So much for an aggressive housing market rebound. Although some housing analysts predicted that the pace of home sales would recover quickly after a few disastrous months following the home buyer credit's expiration, the upward trend has stalled. The National Association of Realtors says that existing home sales fell in October to 4.43 million, down 2.2% compared to September. Although this isn't good news, it might be more a feature of the big mortgage documentation mess than intrinsic demand for purchasing homes.
First, let's look at the chart:
You can see that the positive trend was short lived, just two months. One reason for this, however, is that many potential buyers were likely worried about the stability of a purchase in October, as banks and servicers frantically worked to revise their documentation and procedures surrounding mortgages and foreclosures. There were fears surrounding title insurance and foreclosure lawsuits which probably kept some Americans out of the market.
But even if this effect is temporary, it's having a real impact on housing market performance NAR's chief economist Lawrence Yun is now saying:
"The housing market is experiencing an uneven recovery, and a temporary foreclosure stoppage in some states is likely to have held back a number of completed sales. Still, sales activity is clearly off the bottom and is attempting to settle into normal sustainable levels," he said. "Based on current and improving job market conditions, and from attractive affordability conditions, sales should steadily improve to healthier levels of above 5 million by spring of next year."
Compare that to what he said in August, when speaking about the housing market's July plummet after the buyer credit's expiration:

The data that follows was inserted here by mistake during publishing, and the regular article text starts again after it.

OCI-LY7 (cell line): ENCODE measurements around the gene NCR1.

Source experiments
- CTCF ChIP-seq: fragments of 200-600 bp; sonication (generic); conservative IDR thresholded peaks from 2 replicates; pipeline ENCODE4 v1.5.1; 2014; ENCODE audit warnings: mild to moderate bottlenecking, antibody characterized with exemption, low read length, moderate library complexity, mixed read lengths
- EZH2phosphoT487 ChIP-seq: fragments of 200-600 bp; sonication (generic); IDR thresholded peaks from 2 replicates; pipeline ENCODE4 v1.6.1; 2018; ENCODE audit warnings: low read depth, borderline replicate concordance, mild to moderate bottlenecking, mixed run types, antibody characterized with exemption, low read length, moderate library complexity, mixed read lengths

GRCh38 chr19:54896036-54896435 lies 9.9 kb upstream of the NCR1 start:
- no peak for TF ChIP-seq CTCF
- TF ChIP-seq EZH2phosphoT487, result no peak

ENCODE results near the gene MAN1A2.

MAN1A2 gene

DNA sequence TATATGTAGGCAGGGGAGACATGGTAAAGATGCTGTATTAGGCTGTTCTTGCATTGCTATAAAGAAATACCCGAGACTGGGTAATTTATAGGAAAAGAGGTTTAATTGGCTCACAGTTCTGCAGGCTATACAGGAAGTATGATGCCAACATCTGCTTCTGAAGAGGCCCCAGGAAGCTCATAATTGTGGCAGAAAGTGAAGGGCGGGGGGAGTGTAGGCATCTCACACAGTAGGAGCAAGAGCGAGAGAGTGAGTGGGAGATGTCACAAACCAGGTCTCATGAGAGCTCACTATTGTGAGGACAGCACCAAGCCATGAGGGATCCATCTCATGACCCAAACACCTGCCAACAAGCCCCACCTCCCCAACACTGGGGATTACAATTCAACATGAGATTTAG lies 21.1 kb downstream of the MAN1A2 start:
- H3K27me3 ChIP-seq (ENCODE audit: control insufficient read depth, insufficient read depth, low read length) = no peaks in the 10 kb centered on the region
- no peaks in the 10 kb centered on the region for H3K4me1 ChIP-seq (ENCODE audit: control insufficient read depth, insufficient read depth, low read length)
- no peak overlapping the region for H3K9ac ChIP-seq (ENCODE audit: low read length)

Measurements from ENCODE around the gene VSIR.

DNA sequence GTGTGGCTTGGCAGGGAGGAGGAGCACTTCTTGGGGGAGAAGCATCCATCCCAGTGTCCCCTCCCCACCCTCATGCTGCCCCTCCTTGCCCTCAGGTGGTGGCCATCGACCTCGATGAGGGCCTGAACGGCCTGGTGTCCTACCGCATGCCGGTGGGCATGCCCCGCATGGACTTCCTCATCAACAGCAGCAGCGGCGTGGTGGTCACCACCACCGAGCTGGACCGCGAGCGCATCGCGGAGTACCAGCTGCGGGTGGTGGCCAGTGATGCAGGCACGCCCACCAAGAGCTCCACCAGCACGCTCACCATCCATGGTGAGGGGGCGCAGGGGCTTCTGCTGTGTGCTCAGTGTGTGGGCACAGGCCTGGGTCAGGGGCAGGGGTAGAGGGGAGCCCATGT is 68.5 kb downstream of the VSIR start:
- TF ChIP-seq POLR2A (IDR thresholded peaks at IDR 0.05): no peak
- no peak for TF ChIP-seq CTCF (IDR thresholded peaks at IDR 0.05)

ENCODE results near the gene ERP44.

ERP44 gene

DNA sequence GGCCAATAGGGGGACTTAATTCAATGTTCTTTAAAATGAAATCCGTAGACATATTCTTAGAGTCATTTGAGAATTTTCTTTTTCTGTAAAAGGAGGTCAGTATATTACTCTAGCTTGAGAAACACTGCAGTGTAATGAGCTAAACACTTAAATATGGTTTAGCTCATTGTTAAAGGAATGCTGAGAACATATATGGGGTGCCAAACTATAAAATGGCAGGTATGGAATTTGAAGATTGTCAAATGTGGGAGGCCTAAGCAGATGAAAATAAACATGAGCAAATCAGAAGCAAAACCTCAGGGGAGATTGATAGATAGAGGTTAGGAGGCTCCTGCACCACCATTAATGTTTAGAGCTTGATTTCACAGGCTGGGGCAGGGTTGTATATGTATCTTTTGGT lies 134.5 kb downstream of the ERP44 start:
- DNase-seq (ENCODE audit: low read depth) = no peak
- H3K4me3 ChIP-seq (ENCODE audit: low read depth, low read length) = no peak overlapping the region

"Even with sales pausing for a few months, annual sales are expected to reach 5 million in 2010 because of healthy activity in the first half of the year."
Now, in order to hit 5 million, sales would have to average an annualized rate of 5.45 million in November and December, a 24% increase over October's rate. Of course, that isn't likely to happen. Consequently, annualized sales will more realistically approach 4.85 million. Indeed, now rates even reaching the pace of 5 million at some point in the spring appears optimistic.
One of the seemingly positive developments in the NAR's report for October is home inventory. It has declined:
It was down 3.4% to 3.86 million in October, the lowest since March. That's great, right? Well, yes, but it's also not really accurate. Home inventory has been so high over the past few years due to foreclosures, and they have artificially slowed due to the big mess that banks and servicers are working to clean up. Inventory would have likely been higher if foreclosures scheduled to occur had hit the market as planned in October. Instead, it remains relatively low, but will likely increase more aggressively once the foreclosures resume again, as banks and servicers will have lots of defaulted properties they held back to work through.
Although October's home sales were largely distorted due to the foreclosure fiasco, the effect its poor performance may have on consumer sentiment could outlast the problem. Banks and servicers failure to properly document and process mortgages have given another reason for already wary buyers to stay away from the market. That's bad news for housing, and we're just beginning to see its effect in last month's results.
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